You may not realize the importance of your lung health until you experience difficulty breathing. Your lungs supply oxygen and keep all other organs running by removing carbon dioxide from your body.
Genetics, disease, and the environment can affect your lung health and cause breathing problems. If your lung health is affected, it can affect your quality of life and prematurely shorten your life.
It’s time to change that. According to the National Heart, Blood, and Lung, chronic lower respiratory diseases – including chronic obstructive pulmonary disease (COPD) and asthma – were the third leading cause of death in 2010. Lung disease, except lung cancer, caused an estimated 235,000 deaths annually.
The body has a natural defense system designed to protect the lungs and prevent dirt and bacteria. However, there are a few important things you can do to reduce your risk of lung disease.
The fact is that your lungs, as well as your heart, joints, and other parts of your body, become obsolete over time.
They become less flexible and lose strength, which makes breathing difficult. But by adopting some healthy habits, you can better maintain the health of your lungs and keep them in good working order even in old age.
Smoking is a major cause of lung cancer and chronic obstructive pulmonary disease (COPD), which includes chronic bronchitis and emphysema. Cigarette smoke can restrict the airways and make breathing difficult. It causes chronic inflammation or pneumonia, which can lead to chronic bronchitis. Cigarette smoke can damage lung tissue over time and cause changes that can lead to cancer. When you smoke, it’s never too late to quit.
Avoid exposure to contaminants that could damage your lungs
Secondhand smoke, household and workplace chemicals, and radon can cause or worsen lung disease. Make your home and car a non-smoking environment. Test your home for radon. Avoid exercising outdoors on bad windy days. And talk to your healthcare provider if you are concerned that there is anything at home, school, or work that could hurt you.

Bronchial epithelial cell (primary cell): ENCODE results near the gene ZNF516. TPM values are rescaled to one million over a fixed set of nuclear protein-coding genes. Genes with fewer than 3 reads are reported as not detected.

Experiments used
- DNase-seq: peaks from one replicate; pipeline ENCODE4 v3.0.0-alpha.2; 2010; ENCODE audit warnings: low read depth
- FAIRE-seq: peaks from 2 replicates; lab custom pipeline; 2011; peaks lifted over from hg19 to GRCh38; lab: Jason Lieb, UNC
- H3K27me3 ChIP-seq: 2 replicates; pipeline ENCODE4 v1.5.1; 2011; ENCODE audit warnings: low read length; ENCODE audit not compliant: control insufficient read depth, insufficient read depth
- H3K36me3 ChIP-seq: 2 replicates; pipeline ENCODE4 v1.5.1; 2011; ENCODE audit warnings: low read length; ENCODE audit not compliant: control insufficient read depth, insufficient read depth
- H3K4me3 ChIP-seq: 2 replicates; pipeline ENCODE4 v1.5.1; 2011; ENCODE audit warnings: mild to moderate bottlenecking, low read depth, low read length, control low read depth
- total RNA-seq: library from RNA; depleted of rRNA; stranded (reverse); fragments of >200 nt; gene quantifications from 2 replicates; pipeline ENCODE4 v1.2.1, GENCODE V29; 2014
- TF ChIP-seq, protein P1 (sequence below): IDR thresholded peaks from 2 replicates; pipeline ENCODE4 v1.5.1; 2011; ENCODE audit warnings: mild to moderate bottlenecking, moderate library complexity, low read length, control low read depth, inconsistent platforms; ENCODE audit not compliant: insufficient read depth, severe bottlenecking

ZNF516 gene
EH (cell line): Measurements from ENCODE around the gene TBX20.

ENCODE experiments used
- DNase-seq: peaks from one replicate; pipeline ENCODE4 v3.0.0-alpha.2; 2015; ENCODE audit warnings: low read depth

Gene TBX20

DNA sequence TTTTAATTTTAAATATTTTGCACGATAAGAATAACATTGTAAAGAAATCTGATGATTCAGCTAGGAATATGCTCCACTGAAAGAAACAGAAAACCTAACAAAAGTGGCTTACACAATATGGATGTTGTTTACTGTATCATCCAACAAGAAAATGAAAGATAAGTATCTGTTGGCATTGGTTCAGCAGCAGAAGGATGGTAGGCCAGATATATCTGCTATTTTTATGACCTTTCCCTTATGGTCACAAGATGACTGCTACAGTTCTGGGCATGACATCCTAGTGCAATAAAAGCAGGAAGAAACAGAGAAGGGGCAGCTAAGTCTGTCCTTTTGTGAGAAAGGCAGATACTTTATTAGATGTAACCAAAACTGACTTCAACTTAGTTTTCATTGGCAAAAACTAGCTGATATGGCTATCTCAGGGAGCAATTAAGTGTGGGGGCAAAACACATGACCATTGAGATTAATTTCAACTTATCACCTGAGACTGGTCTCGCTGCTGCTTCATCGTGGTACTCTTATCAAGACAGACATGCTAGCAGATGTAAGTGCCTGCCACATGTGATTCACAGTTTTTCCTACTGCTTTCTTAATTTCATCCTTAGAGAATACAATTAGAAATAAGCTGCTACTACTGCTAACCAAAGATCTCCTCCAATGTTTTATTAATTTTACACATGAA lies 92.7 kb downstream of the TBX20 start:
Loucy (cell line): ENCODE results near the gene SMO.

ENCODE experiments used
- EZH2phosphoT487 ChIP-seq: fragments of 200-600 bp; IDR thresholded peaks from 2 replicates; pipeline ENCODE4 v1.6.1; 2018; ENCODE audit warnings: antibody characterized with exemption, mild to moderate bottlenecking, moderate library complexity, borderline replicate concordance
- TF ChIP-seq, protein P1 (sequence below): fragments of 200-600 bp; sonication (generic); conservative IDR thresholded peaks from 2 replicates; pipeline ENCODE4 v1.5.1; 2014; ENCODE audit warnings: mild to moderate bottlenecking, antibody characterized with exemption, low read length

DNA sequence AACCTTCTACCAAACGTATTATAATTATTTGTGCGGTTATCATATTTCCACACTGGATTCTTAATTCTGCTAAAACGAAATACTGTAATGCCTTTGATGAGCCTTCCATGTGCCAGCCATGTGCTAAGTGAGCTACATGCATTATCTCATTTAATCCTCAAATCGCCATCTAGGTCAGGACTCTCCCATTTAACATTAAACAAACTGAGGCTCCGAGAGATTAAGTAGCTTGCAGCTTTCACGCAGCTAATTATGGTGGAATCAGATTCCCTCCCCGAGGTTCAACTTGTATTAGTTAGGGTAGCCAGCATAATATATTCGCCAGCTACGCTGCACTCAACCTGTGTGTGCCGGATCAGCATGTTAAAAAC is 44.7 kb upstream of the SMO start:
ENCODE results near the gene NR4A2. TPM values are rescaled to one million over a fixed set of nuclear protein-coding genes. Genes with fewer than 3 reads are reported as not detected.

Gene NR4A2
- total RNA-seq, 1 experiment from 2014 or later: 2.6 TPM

Reduction of exposure to outdoor pollution
Outdoor air quality can vary from day to day and sometimes breathing is not good. Knowing how outdoor air pollution can affect your health and helpful strategies to reduce long-term exposure will help you and your family feels better.
Climate change and natural disasters can also have a direct impact on lung health.
Colds or other respiratory infections can sometimes be very serious. There are many things you can do to protect yourself:
Wash your hands frequently with soap and water. Alcohol-based cleaners are a good substitute if you can’t wash.
Avoid people with colds and flu.
Good oral hygiene can protect you from bacteria in your mouth that lead to infections. Brush your teeth at least twice a day and see your dentist at least every six months.
Vaccinate against the flu every year. Check with your health insurance company to find out if a pneumonia vaccine is right for you. If you have a COVID-19 vaccine, we recommend that you use this safe and effective tool to prevent serious illness.
If you get sick, keep it to yourself! Protect people around you, including your loved ones, by keeping your distance. Stay home from work or school until you feel good.
Keep a regular check
Regular check-ups can help prevent illness even when you are feeling well. This is especially true for lung disease, which sometimes remains undiagnosed until severe. During the examination, your healthcare provider will listen to your breathing and your concerns.
Whether you are young or old, thin or tall, strong, or living with a chronic illness or disability, physical activity can help keep your lungs healthy.